Aberdeen mayor looks toward bright future in State of the City address

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City of Aberdeen leaders learned about the potential for a bright future ahead during the mayor's annual State of the City address delivered at Monday's night's city council meeting.

They also celebrated their cooperation with a community organization and announced they are one step farther to promoting downtown development along major transportation arteries.

They also heard about their police chief's efforts to improve how his agency serves the community.

State of the city

Mayor Mike Bennett's State of the City address highlighted the work of city employees during harsh winter weather and increased efforts by city officials to reach residents electronically. He also eulogized a veteran city department supervisor who recently died.

Bennett said officials realized prior methods of communicating with citizens were "very simply, not effective or comprehensive, so we have taken very deliberate steps to address that."

The mayor said the city's website has been redesigned to make it easier to use, the city also has a presence on Facebook and officials are seeking input from citizens online through SurveyMonkey.

The city is still publishing its newsletter twice a month and it is available in print and on the city's website, he said.

Bennett thanked city public works staffers and police officers for their efforts during winter storms in February and March.

"Many nights, while we were sleeping, they were plowing, salting and patrolling the city," he said.

Bennett said $3 million has been appropriated during the current fiscal year for street resurfacing, and urged residents to be patient during ongoing resurfacing projects taking place through the spring and summer.

The mayor also touched on his time as chairman of the Maryland Municipal League's legislative committee, the successful efforts by city officials to get a significant portion of Aberdeen's state-shared Highway User Revenues restored and the possible implementation of a hotel tax in Harford County.

Bennett thanked former state Del. Rose Mary Hatem Bonsack for her efforts to win support in Annapolis for a hotel tax authorization from the legislature.

"Without her, we would be saying, 'Maybe next year,'" he said.

The mayor remembered Paul Visser, the water and wastewater superintendent and a 40-year city employee, who died in April.

"Paul was a great boss, a wonderful friend and one of the best water and wastewater minds in the state," Bennett said.

He said that the city's water and wastewater operations achieved 100 percent compliance with federal and state regulations under Mr. Visser's leadership.

"Paul will be sorely missed," Bennett said.

The mayor also noted he, top city staffers and council members met for two days in March for a planning retreat.

He said they developed a "vision statement" for the city, and that officials will "roll" it out in July.

Bennett reminded those present that "a journey of 1,000 miles begins with a single step."

"Let us take a step together," he said.

Lions Club gift

The city received a $500 contribution from the Aberdeen Lions Club during the council meeting.

Mark Schlottman, a member of the Lions Club who presented the check to Bennett, said the money was raised from hot dog sales during Harford County's celebration of Earth Day in Aberdeen Festival Park in late April.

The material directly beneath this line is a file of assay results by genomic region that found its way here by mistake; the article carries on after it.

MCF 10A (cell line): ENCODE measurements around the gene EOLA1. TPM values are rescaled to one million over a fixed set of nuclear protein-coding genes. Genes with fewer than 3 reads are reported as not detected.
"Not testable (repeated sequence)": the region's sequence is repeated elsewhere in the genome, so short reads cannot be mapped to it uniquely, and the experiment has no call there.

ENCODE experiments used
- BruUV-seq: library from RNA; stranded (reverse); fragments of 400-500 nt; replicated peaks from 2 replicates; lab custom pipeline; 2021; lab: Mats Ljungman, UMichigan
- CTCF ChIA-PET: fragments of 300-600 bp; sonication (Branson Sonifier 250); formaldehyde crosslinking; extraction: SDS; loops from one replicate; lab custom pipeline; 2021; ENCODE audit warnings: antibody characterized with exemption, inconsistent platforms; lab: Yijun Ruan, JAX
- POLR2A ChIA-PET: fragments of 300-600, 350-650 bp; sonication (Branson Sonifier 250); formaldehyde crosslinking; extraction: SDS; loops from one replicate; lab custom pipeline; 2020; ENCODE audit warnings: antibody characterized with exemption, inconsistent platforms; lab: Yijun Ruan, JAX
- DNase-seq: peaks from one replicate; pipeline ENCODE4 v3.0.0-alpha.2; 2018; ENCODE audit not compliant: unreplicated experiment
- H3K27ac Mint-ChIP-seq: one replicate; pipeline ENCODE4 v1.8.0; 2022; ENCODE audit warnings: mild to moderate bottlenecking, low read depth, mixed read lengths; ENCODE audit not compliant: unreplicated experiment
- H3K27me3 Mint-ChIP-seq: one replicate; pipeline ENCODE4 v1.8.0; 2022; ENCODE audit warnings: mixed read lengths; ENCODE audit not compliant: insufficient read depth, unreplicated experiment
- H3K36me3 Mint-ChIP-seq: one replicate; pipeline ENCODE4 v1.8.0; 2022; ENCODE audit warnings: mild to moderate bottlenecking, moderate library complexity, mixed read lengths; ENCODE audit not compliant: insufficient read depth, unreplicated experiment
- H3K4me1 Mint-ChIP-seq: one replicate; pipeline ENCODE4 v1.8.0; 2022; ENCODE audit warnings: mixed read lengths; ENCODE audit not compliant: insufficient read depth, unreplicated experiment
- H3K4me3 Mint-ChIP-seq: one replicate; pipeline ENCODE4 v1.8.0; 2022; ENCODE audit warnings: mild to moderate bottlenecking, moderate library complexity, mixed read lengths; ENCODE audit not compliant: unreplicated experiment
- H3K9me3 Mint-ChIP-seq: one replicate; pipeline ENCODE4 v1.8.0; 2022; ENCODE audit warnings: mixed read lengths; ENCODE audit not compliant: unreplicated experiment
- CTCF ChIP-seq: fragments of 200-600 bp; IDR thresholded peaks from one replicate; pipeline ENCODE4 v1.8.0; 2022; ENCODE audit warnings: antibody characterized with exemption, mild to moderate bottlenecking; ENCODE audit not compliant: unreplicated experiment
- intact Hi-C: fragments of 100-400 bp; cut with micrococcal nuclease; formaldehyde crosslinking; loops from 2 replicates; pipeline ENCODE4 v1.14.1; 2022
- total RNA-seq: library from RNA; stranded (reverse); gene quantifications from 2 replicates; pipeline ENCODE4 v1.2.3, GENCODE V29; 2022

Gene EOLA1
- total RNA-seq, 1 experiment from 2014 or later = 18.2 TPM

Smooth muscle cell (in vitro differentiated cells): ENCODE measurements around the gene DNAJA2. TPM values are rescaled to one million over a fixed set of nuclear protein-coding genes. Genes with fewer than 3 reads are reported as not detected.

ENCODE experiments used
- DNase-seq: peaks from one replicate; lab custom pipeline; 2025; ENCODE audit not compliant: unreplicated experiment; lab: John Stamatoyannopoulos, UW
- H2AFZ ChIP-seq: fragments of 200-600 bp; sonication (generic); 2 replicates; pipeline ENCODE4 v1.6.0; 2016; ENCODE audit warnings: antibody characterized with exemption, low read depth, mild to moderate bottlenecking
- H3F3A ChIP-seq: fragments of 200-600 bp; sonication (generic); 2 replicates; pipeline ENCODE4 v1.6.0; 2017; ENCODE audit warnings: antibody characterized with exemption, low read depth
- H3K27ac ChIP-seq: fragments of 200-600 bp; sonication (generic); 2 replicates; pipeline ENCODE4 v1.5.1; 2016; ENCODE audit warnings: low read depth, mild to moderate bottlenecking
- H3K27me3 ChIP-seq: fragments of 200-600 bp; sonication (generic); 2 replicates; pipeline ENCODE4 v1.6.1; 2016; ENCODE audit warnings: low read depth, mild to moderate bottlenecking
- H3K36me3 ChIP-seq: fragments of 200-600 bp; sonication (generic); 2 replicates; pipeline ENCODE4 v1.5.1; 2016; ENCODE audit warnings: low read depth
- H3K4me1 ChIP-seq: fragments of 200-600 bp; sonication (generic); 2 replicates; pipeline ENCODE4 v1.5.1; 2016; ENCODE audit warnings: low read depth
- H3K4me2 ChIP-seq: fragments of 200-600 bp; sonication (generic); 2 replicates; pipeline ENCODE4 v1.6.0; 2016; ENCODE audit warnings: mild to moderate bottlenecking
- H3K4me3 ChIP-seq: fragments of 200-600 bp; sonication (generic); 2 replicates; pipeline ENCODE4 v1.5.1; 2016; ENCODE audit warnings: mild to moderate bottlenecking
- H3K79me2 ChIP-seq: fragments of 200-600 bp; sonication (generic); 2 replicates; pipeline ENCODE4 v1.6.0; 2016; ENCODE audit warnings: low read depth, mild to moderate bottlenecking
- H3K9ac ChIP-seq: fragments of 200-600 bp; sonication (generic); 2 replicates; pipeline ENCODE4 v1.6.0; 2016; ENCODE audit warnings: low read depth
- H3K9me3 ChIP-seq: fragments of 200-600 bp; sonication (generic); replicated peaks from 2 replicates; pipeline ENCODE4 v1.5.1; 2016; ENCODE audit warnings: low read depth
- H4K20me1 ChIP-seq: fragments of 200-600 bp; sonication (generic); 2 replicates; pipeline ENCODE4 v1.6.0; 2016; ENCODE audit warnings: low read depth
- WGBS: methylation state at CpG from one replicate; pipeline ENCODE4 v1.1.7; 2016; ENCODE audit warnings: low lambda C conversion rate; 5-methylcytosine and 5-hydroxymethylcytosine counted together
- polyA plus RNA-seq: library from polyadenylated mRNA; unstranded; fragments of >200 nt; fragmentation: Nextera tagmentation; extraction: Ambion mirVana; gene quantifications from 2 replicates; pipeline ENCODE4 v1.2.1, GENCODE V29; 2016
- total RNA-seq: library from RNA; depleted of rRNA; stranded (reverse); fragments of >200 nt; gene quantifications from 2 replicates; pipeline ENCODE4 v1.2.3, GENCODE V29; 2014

The funds will be earmarked for future Earth Day celebrations, as Schlottman noted the Lions Club has contributed about $6,000 to the city for Earth Day since 2007.

Transit ordinance approved

The mayor and council members unanimously approved an ordinance to adopt a "sectional map amendment" in order to rezone the properties that are part of the city's approved Transit Oriented Development District around the Amtrak/MARC station.

The previous zoning classifications of the properties will be changed to TOD Neighborhood, or T4, TOD Corridor, or T5, TOD Downtown, or T6, and Special District, or SD, depending on where they fall within the boundaries of the district, according to the ordinance.

The city's TOD Regulating Plan includes a color-coded map depicting the various areas of the district, such as neighborhoods along West Bel Air Avenue, corridor areas along South Philadelphia Boulevard, a downtown area between North Parke Street and the railroad and a special district along the railroad corridor.

The council adopted an ordinance to establish the district on March 17, according to a public hearing notice.

Police accreditation

Police Chief Henry Trabert discussed his department's efforts to obtain national accreditation by December.

Trabert said a "mock assessment" will be conducted by police officials from outside the Aberdeen department in June, followed by another trial run during the fall.

The chief expects the mock assessments will help the department get prepared for the main assessment in December.

"I'm confident that this December we will be nationally accredited," he said.

The accreditation would come through the Commission on Accreditation for Law Enforcement Agencies Inc., or CALEA, police spokesman Lt. Fred Budnick said Wednesday.

Police departments learn, through the accreditation process, methods of improving crime control, departmental management, "fair and nondiscriminatory personnel practices," methods of "service delivery," better cooperation with sister agencies and "increase community and staff confidence in the agency," according to the CALEA website.

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